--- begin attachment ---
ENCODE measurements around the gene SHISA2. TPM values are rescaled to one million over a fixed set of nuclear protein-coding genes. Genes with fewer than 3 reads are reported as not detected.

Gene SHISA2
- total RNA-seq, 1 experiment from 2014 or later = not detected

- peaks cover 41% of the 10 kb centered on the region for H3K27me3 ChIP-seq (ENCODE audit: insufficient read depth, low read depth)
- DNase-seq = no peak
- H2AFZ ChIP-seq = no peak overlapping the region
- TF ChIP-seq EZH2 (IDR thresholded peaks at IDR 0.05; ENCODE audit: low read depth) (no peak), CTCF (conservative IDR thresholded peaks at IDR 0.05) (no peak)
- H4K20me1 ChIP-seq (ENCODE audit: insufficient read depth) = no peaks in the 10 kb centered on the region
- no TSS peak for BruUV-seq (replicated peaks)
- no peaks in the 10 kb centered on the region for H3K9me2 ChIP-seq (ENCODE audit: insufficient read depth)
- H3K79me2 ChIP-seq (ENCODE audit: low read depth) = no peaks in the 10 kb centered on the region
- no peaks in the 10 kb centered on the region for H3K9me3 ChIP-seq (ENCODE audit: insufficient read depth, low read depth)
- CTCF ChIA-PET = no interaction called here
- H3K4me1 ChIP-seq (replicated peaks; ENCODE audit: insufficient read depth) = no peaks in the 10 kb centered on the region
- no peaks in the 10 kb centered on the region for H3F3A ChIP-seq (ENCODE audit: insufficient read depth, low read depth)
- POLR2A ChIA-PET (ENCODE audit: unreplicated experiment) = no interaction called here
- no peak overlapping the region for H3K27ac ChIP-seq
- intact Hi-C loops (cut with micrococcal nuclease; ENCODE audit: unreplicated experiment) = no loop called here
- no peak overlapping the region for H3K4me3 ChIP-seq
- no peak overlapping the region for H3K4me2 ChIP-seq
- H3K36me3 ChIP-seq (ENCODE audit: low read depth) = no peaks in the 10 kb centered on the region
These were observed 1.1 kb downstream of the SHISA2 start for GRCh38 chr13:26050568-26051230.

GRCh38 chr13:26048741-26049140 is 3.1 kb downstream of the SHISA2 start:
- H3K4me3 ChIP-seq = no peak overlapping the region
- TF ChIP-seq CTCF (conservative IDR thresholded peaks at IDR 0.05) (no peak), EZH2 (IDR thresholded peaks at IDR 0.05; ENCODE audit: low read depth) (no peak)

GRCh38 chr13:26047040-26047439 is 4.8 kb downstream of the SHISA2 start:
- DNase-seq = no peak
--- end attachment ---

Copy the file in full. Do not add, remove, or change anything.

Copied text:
ENCODE measurements around the gene SHISA2. TPM values are rescaled to one million over a fixed set of nuclear protein-coding genes. Genes with fewer than 3 reads are reported as not detected.

Gene SHISA2
- total RNA-seq, 1 experiment from 2014 or later = not detected

- peaks cover 41% of the 10 kb centered on the region for H3K27me3 ChIP-seq (ENCODE audit: insufficient read depth, low read depth)
- DNase-seq = no peak
- H2AFZ ChIP-seq = no peak overlapping the region
- TF ChIP-seq EZH2 (IDR thresholded peaks at IDR 0.05; ENCODE audit: low read depth) (no peak), CTCF (conservative IDR thresholded peaks at IDR 0.05) (no peak)
- H4K20me1 ChIP-seq (ENCODE audit: insufficient read depth) = no peaks in the 10 kb centered on the region
- no TSS peak for BruUV-seq (replicated peaks)
- no peaks in the 10 kb centered on the region for H3K9me2 ChIP-seq (ENCODE audit: insufficient read depth)
- H3K79me2 ChIP-seq (ENCODE audit: low read depth) = no peaks in the 10 kb centered on the region
- no peaks in the 10 kb centered on the region for H3K9me3 ChIP-seq (ENCODE audit: insufficient read depth, low read depth)
- CTCF ChIA-PET = no interaction called here
- H3K4me1 ChIP-seq (replicated peaks; ENCODE audit: insufficient read depth) = no peaks in the 10 kb centered on the region
- no peaks in the 10 kb centered on the region for H3F3A ChIP-seq (ENCODE audit: insufficient read depth, low read depth)
- POLR2A ChIA-PET (ENCODE audit: unreplicated experiment) = no interaction called here
- no peak overlapping the region for H3K27ac ChIP-seq
- intact Hi-C loops (cut with micrococcal nuclease; ENCODE audit: unreplicated experiment) = no loop called here
- no peak overlapping the region for H3K4me3 ChIP-seq
- no peak overlapping the region for H3K4me2 ChIP-seq
- H3K36me3 ChIP-seq (ENCODE audit: low read depth) = no peaks in the 10 kb centered on the region
These were observed 1.1 kb downstream of the SHISA2 start for GRCh38 chr13:26050568-26051230.

GRCh38 chr13:26048741-26049140 is 3.1 kb downstream of the SHISA2 start:
- H3K4me3 ChIP-seq = no peak overlapping the region
- TF ChIP-seq CTCF (conservative IDR thresholded peaks at IDR 0.05) (no peak), EZH2 (IDR thresholded peaks at IDR 0.05; ENCODE audit: low read depth) (no peak)

GRCh38 chr13:26047040-26047439 is 4.8 kb downstream of the SHISA2 start:
- DNase-seq = no peak